Last year I recommended Lee’s unique “ethical biography” Lincoln’s Virtues. This year, I am recommending the sequel. Lincoln was a man whose life was defined by enduring and transcending great difficulty. He taught himself to read, braved the wild Mississippi River, learned the law, and worked his way up from poverty into the presidency, where he ended slavery and kept America from permanently tearing itself apart. We must follow Lincoln’s example and adjust to a world that is inherently unpredictable by remaining confident, calm, ready to work regardless of the conditions, and convinced that we can make a difference. This is a book that will give you hope: Sometimes at the right moment, the right leader appears.
The Cost of These Dreams: Sports Stories and Other Serious Business by Wright Thompson
The old joke is that when the gods wish to punish us, they give us everything we’ve ever wanted. Wright Thompson’s book is a beautiful piece of writing about athletes who reach the pinnacle of their sport, but forget that it was a love of the game that got them started — or worse, never once stopped to think about what they really want out of life. This book also dovetails nicely with Brooks’ The Second Mountain.
Philosophy is and has always been an operating system for living, for being a good human being, and for solving the problems of life, like managing our tempers, finding meaning, and figuring out how to think about death. Pierre Hadot one of the most prominent scholars of ancient philosophy, masterfully shows how philosophy can guide us through the real world and our real problems.
One of the great things about reading widely from philosophy is that you discover how much agreement there was between the various schools of thought, whether they overlapped or not. This fascinating, accessible, and wildly popular translation of Confucius can help you understand just why he has been so long admired in the Eastern world. He was brilliant, but he was also a pragmatist. He knew that suffering was inevitable, and that what matters most is how we respond.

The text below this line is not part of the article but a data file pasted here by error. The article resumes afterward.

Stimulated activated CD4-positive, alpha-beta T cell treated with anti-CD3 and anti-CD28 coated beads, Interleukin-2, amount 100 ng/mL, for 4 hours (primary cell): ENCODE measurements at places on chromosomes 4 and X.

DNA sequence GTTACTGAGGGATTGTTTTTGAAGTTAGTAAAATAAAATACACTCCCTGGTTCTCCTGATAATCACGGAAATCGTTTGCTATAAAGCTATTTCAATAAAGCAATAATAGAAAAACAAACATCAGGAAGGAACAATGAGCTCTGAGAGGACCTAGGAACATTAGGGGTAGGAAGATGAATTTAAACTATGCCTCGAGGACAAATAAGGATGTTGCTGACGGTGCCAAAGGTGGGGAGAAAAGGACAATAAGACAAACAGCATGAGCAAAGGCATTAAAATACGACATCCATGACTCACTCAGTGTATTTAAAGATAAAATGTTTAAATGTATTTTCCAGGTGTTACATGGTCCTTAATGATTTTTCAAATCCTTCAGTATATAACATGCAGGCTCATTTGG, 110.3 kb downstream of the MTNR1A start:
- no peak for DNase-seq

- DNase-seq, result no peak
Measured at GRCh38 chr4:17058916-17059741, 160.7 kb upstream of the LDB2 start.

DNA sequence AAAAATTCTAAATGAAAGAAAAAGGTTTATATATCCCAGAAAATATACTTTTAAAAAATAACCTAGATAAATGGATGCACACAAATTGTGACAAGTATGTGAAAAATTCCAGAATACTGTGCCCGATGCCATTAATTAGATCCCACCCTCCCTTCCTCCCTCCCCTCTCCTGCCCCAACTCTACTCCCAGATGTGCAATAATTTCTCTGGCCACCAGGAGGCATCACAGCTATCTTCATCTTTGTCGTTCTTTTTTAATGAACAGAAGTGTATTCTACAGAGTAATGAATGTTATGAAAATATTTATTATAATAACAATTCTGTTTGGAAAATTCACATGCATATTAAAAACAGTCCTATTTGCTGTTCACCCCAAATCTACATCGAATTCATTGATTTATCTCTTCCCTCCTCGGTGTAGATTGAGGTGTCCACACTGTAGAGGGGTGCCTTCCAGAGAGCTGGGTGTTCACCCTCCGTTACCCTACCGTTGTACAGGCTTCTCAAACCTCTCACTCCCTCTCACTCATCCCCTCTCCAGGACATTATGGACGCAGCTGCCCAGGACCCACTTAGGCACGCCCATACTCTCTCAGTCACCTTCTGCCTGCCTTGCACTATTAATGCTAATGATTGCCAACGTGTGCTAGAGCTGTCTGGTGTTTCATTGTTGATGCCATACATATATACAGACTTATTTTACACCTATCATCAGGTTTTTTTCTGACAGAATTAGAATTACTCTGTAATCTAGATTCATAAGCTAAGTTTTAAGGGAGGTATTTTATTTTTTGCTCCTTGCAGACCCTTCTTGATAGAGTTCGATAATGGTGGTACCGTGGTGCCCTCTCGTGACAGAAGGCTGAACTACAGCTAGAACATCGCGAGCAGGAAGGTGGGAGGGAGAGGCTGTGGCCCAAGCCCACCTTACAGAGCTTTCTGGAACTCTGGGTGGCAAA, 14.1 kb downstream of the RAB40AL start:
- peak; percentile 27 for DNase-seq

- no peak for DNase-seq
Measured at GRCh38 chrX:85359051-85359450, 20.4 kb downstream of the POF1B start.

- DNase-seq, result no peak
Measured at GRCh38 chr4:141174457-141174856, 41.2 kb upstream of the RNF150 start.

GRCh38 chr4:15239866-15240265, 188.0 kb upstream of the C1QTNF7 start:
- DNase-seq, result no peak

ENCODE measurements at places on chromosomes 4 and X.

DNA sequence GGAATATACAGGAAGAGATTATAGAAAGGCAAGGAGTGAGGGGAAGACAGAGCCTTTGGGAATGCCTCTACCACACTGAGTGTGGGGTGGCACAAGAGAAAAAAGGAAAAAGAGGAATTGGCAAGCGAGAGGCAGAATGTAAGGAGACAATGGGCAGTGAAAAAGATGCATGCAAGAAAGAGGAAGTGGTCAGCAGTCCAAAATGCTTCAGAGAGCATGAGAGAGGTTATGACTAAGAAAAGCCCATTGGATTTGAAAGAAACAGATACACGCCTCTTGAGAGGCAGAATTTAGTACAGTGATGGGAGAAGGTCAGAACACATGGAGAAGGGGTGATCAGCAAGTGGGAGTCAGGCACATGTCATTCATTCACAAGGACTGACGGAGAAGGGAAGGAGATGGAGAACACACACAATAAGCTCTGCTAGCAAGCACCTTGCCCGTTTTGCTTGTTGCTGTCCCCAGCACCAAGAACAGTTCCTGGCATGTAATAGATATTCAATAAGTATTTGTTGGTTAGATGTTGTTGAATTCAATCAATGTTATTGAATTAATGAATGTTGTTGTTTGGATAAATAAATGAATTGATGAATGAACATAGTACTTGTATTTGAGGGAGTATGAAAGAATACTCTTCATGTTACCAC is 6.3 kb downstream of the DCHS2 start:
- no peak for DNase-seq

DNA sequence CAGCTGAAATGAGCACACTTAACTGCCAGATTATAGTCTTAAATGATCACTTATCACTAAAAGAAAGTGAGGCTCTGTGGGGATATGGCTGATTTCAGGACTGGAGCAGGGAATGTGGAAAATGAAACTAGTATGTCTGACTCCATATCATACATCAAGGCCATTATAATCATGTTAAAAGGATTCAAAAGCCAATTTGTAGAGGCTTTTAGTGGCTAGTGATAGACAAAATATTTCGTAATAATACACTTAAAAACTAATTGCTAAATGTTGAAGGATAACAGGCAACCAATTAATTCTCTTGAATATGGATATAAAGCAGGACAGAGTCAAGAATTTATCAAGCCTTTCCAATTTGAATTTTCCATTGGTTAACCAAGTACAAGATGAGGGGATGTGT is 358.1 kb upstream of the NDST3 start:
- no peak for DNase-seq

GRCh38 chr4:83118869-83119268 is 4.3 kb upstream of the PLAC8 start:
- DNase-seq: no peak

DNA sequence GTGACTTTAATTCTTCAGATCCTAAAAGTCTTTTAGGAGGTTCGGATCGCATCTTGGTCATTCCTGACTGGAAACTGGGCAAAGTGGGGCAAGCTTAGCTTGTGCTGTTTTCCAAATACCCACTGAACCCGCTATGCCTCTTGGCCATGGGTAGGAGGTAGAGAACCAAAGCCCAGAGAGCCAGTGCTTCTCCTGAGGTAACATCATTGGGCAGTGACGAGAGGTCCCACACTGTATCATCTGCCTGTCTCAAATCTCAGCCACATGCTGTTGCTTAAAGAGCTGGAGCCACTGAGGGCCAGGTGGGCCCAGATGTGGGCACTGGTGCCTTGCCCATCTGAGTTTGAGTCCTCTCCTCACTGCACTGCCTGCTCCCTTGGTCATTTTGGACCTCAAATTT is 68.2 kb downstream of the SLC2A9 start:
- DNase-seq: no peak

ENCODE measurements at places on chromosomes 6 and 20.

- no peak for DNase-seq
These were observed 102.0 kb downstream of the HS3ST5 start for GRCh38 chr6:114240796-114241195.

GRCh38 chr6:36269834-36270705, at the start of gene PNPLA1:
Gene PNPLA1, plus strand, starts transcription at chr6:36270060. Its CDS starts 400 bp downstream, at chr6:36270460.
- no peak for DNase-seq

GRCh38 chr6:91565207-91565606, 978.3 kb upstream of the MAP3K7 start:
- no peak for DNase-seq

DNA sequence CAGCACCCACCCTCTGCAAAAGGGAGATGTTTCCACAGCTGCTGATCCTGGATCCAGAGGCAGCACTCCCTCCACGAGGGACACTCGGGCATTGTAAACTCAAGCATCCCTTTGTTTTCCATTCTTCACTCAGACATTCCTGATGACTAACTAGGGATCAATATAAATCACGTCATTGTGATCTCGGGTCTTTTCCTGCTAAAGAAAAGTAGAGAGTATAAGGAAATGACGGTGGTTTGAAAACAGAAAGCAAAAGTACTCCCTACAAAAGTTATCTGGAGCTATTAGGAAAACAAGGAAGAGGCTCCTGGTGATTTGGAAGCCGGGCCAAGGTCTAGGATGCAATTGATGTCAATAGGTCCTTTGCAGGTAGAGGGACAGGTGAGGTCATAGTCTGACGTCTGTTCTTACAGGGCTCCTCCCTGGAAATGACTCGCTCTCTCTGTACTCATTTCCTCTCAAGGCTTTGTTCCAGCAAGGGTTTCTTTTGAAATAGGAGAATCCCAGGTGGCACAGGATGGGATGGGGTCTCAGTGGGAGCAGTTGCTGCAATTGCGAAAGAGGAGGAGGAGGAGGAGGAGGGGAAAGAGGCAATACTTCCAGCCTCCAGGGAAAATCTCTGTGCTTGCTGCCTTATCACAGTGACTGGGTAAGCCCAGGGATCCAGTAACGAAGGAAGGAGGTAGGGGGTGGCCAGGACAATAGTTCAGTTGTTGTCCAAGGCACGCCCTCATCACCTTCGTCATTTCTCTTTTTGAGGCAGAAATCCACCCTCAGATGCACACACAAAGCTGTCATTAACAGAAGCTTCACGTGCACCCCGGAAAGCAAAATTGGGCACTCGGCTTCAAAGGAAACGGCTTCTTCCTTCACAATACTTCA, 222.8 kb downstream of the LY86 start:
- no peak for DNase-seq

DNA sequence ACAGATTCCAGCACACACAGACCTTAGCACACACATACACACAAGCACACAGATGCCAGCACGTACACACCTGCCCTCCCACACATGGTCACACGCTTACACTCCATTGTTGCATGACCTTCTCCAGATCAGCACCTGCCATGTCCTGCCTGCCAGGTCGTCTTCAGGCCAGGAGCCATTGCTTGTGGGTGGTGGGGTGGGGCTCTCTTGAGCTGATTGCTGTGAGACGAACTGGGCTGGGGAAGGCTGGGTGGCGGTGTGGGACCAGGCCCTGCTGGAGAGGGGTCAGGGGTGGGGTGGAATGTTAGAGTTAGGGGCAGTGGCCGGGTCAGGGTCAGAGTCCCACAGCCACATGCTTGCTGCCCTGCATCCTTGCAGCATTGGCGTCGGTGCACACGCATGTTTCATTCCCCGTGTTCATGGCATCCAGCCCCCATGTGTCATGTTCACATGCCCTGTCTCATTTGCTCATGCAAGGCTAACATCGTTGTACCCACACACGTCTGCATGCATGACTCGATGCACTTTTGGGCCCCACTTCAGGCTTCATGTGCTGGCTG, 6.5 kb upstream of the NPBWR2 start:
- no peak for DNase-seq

I’m agnostic, but I liked this book anyway. Rob Bell is a pastor, and this book is definitely about faith and God and Christianity—which don’t usually appeal to me—but it’s more than that. It’s about the meaning of life and why we should be good people. Bell rejects the idea that there is such a thing as hell. In fact, nowhere in the Bible is there anything close to the hell that believers talk about today — a place where bad people and nonbelievers go after they die to be tortured and punished for their sins for all eternity. Even the word “hell,” which varies from translation to translation, appears only a few times, with different contextual meanings in each case.
So what might Jesus and the Christians have been speaking of when they spoke of hell? Bell’s take: “People choose to live in their own hells all the time. We do it every time we isolate ourselves, give the cold shoulder to someone who has slighted us, every time we hide knives in our words, every time we harden our hearts in defiance of what we know to be the loving, good, and right thing to do.” Let’s remember that.
When I wrapped up my list of books last year, I made one final recommendation that I will repeat this year. Whether you read any of the books above or not — this year or next year — I do think you would be vastly improved by the experience of picking three or four titles that have had a big impact on you in the past and commit to reading them again. Seneca talked about the need to “linger among a limited number of master thinkers, and digest their works, if you would derive ideas which shall win firm hold in your mind.”
And no matter how many times you read a certain book, you never read the exact same book twice because you change from one reading to the next. So this year, go reread To Kill A Mockingbird. Give The Odyssey another chance. Sit with a few chapters from the 48 Laws of Power. See how these books have stood the test of time, and see how your perspective differs from when you read them last.